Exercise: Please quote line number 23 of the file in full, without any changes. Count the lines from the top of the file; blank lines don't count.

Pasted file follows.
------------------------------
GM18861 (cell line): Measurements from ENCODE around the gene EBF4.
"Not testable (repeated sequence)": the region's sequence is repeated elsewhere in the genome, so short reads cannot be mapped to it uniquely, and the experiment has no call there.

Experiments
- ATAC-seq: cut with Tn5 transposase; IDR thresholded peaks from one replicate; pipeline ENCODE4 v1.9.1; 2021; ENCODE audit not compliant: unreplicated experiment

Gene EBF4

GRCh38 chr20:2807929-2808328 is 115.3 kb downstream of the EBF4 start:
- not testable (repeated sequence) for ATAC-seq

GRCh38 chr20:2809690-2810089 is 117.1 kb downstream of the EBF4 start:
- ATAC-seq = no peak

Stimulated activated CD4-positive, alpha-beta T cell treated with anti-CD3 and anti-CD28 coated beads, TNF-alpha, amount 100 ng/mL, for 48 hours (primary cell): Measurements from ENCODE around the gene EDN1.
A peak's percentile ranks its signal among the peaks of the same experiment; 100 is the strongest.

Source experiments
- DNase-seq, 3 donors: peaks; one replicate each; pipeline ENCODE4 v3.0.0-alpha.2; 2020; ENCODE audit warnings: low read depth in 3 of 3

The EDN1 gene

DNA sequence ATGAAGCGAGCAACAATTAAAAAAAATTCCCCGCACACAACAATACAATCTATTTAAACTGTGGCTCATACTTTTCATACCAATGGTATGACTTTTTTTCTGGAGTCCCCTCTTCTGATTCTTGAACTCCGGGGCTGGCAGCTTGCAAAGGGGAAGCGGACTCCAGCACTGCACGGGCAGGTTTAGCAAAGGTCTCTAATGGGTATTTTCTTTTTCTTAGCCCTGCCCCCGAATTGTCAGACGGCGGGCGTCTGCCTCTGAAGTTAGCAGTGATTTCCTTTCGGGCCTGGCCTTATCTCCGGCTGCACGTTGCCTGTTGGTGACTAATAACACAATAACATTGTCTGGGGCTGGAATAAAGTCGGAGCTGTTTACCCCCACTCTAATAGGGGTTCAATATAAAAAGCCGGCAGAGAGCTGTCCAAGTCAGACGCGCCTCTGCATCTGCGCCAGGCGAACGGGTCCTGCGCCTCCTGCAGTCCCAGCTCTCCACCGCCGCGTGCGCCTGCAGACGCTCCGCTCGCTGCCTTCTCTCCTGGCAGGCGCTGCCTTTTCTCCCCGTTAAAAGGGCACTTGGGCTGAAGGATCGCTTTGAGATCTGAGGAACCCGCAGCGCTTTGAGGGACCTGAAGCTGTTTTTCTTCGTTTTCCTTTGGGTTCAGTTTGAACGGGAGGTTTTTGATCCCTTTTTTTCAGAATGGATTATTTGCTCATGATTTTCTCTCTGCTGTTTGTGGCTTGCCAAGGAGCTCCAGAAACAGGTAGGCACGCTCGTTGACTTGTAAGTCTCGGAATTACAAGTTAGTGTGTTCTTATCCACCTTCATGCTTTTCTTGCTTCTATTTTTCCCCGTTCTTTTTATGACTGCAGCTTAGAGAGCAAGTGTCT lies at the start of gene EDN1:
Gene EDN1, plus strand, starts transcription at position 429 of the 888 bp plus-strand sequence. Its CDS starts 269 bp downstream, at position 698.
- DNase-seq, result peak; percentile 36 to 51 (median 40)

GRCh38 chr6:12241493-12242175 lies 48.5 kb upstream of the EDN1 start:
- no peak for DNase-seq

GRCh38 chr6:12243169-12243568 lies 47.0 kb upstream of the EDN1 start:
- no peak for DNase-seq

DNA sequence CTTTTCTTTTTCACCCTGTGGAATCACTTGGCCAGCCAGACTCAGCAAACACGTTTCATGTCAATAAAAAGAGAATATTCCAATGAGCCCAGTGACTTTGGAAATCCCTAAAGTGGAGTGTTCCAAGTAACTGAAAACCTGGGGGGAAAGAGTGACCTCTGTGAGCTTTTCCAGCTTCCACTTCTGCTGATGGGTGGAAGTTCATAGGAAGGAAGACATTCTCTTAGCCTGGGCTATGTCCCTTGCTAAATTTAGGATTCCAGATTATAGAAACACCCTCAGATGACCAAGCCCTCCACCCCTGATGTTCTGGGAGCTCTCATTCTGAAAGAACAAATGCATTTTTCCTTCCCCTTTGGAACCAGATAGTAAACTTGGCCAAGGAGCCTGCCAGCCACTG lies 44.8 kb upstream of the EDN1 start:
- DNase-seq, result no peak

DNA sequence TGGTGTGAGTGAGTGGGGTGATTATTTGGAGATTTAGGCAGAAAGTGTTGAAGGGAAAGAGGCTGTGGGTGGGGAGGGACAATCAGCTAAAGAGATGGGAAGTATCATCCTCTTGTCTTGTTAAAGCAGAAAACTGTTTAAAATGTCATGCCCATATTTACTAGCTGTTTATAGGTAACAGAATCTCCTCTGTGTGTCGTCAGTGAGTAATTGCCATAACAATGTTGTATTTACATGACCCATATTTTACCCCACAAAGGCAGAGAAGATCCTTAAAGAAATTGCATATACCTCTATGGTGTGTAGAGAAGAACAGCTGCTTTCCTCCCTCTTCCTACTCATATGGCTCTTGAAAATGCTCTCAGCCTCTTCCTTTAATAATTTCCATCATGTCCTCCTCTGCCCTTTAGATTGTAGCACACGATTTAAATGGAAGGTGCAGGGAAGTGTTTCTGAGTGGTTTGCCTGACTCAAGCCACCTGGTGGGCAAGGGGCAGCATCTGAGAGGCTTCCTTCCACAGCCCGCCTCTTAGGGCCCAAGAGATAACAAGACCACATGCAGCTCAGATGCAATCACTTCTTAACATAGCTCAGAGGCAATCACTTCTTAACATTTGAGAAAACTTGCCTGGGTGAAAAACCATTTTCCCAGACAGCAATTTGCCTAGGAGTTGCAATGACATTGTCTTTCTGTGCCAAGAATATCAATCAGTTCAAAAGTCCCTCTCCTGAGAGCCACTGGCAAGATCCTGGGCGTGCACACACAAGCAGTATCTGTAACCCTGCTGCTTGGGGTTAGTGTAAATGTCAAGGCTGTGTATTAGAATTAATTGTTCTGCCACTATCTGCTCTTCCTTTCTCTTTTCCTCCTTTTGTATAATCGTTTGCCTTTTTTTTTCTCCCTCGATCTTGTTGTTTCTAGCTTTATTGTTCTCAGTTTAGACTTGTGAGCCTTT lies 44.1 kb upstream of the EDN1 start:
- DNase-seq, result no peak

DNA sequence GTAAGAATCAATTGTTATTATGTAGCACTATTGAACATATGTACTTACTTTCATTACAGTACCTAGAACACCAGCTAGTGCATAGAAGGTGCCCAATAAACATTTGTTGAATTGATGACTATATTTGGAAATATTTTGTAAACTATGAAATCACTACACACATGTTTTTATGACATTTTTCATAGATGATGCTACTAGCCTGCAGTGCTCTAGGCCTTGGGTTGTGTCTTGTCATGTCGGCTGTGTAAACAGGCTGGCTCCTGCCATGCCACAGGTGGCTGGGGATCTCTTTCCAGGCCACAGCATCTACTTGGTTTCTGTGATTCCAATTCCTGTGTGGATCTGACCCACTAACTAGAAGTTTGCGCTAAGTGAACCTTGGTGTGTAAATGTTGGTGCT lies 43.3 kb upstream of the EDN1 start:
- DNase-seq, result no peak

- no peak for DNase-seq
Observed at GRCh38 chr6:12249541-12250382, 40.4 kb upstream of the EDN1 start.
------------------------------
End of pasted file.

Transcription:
- DNase-seq, result no peak